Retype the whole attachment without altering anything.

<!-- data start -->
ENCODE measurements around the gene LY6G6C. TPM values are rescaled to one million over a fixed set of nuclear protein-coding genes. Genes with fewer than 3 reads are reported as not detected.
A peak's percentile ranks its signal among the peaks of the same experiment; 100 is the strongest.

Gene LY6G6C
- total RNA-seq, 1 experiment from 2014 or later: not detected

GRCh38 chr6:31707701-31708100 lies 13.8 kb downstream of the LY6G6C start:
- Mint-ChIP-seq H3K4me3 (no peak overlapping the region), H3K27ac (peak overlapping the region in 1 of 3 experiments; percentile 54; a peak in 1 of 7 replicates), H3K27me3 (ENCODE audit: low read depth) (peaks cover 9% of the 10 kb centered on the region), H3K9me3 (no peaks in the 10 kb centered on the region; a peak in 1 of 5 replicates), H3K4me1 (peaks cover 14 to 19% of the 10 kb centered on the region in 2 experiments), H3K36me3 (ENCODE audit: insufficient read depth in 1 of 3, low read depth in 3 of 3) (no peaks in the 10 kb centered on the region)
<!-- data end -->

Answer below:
ENCODE measurements around the gene LY6G6C. TPM values are rescaled to one million over a fixed set of nuclear protein-coding genes. Genes with fewer than 3 reads are reported as not detected.
A peak's percentile ranks its signal among the peaks of the same experiment; 100 is the strongest.

Gene LY6G6C
- total RNA-seq, 1 experiment from 2014 or later: not detected

GRCh38 chr6:31707701-31708100 lies 13.8 kb downstream of the LY6G6C start:
- Mint-ChIP-seq H3K4me3 (no peak overlapping the region), H3K27ac (peak overlapping the region in 1 of 3 experiments; percentile 54; a peak in 1 of 7 replicates), H3K27me3 (ENCODE audit: low read depth) (peaks cover 9% of the 10 kb centered on the region), H3K9me3 (no peaks in the 10 kb centered on the region; a peak in 1 of 5 replicates), H3K4me1 (peaks cover 14 to 19% of the 10 kb centered on the region in 2 experiments), H3K36me3 (ENCODE audit: insufficient read depth in 1 of 3, low read depth in 3 of 3) (no peaks in the 10 kb centered on the region)